Last Monday night at Senate students voted almost unanimously to back an ASCMC proposal to increase student fees by $15. Currently at $245 a year, student fees contribute to the total cost of attending CMC, and are what fund ASCMC’s budget. If Executive Board approves this proposal on Sunday night, then ASCMC will be asking the Board of Trustees to raise the cost of a CMC education. I think doing this would be a mistake.
A proposal like this should only arise out of necessity, and I do not think this threshold has been met under present circumstances. Budgets can run tight on ASCMC, but on the whole we do a good job of performing our responsibilities with what we currently have. With careful planning, ASCMC can reprioritize areas that students feel are lacking without making major sacrifices.
When taken in a broader context, I think there is an even more compelling reason to oppose this fee increase. I will be the first to say that no price tag can ever capture the value of my experience at CMC, but $60,010—our current estimated cost of attendance in 2014—is a ton of money. What concerns me more, however, is how quickly this number is rising. From my freshman to sophomore year, yearly tuition (excluding room & board) increased by $1,845. Sophomore to junior year saw a rise of $1,540. For current seniors, tuition is now $5,986 more expensive than it was their freshman year. Even with inflation, this is no trivial increase.
Supporters of the increased fee initiative fairly characterize the proposal’s benefits. This relatively insignificant added cost would enable ASCMC to expand the programing it offers to students, and the financial aid office would cover the $15 increase for students receiving financial assistance. This proposal would also restore dorm budgets to their full 2011-2012 levels—something I fought hard but unsuccessfully for during the budgeting process last semester.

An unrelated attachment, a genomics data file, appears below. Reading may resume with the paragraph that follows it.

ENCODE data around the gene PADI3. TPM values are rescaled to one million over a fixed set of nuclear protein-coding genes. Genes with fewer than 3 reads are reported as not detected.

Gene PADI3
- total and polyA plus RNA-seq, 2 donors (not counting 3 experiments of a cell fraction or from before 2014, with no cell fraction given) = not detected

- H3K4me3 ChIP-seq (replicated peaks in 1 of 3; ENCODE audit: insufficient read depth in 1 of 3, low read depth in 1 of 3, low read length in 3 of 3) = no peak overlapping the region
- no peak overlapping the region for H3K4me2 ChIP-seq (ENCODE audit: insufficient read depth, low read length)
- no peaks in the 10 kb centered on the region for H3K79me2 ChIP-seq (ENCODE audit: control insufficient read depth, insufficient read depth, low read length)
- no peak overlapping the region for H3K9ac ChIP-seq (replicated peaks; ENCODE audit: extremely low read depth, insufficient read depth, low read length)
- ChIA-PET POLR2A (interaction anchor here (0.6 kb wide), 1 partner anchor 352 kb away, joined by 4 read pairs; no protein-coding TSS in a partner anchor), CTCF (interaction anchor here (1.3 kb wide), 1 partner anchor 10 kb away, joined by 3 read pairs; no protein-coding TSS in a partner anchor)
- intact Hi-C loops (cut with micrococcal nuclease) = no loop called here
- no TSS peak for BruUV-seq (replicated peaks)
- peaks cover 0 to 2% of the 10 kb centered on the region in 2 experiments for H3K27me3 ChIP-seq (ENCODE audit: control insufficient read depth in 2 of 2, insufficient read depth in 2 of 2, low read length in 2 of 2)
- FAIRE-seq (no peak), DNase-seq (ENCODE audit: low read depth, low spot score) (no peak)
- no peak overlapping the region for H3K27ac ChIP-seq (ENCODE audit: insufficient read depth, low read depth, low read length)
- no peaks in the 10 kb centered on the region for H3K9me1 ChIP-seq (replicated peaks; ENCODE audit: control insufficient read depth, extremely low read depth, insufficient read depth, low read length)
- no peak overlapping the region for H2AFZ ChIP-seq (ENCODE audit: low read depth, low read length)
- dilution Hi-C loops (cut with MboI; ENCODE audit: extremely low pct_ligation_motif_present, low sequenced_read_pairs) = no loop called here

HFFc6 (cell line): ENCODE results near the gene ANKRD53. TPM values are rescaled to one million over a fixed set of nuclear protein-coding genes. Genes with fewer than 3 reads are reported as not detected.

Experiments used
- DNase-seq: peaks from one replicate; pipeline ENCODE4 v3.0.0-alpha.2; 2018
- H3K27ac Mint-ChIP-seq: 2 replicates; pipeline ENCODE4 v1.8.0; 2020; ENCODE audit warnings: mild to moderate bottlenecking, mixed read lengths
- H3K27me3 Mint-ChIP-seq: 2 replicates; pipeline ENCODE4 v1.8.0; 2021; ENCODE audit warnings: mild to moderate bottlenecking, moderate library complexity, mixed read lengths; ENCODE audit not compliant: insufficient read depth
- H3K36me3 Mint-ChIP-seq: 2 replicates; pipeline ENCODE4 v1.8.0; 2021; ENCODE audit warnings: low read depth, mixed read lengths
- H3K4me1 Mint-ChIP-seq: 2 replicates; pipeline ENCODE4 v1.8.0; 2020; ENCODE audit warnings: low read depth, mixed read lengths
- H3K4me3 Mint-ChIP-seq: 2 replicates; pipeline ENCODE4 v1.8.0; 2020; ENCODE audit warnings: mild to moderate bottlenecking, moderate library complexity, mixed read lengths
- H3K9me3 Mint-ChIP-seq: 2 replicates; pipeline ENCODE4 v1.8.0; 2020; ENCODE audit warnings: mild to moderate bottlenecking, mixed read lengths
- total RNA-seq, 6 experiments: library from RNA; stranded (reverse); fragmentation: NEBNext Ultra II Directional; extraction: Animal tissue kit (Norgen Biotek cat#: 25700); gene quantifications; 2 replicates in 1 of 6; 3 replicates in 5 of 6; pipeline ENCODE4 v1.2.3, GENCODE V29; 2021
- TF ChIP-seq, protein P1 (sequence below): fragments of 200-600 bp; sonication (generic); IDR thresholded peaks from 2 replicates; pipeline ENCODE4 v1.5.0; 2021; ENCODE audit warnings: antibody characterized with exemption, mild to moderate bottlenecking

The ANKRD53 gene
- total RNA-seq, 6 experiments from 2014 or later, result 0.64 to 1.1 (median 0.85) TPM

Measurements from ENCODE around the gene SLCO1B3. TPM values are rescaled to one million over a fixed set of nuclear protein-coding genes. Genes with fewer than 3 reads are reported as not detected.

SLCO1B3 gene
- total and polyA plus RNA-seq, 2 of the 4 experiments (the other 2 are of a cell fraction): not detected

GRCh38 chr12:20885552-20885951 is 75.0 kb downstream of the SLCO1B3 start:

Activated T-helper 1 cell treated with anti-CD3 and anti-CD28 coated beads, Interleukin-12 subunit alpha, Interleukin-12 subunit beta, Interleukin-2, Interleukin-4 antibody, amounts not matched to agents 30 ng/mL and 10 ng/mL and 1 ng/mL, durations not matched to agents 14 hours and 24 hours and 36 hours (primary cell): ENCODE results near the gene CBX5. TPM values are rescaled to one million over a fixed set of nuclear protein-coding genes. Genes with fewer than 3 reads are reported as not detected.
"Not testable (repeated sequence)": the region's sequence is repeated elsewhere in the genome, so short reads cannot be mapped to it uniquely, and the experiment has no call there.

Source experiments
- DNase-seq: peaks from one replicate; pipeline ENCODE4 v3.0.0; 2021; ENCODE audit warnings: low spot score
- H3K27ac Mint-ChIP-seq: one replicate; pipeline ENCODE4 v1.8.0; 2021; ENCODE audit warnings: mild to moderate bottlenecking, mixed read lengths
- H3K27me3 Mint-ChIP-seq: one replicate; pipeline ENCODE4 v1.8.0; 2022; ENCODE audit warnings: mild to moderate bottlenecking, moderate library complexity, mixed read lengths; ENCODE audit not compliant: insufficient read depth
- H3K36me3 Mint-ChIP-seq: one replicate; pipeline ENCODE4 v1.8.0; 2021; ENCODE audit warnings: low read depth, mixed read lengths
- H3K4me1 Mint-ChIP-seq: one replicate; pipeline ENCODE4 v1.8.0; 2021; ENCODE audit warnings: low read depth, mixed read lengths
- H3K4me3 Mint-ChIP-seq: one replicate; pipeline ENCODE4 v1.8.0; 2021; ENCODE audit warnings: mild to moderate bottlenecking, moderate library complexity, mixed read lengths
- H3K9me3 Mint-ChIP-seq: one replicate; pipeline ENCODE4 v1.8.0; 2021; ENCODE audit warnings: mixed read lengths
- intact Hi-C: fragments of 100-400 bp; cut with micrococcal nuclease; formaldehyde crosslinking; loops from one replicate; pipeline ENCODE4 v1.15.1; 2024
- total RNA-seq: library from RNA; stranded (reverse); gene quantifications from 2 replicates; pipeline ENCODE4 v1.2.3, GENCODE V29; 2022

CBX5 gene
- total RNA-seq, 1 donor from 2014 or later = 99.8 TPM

However, if the trend in increasing tuition continues as it has the past four years, current freshmen will have a tuition bill of $65,996 by the time they are seniors. This kind of money places a significant burden on many families who do not qualify for financial aid, but the consequences for students receiving financial assistance are perhaps even more dire in the long run. When the cost of attending CMC increases, the calculated family contribution remains constant and the financial aid office makes up the difference. At some point this becomes unsustainable. We have already seen the elimination of the no packaged loan policy, and in recent years many colleges similar to CMC have dropped their need blind admission process.
This is unacceptable, and ASCMC should lead by example. At senate, proponents of the increase showed the trend of student fees being raised every 3-4 years. When the Board of Trustees increases tuition, I hope precedent and the norm play no role in their decision. We should apply the same scrutiny to ASCMC’s budget as we want the Board to apply to the whole college. If we allocate money wisely, I think ASCMC will do just fine with our current resources.
If the student fee increase passes, is it possible that we would see a marginal increase in quality of services ASCMC provides? Probably. But is it worth sending the message to the Board of Trustees—even just symbolically—that we’re complacent with this kind of rising tuition? Absolutely not.
Article updated 2/23 at 2:03pm: The original article published was an incorrect version. The article has been updated to its final form.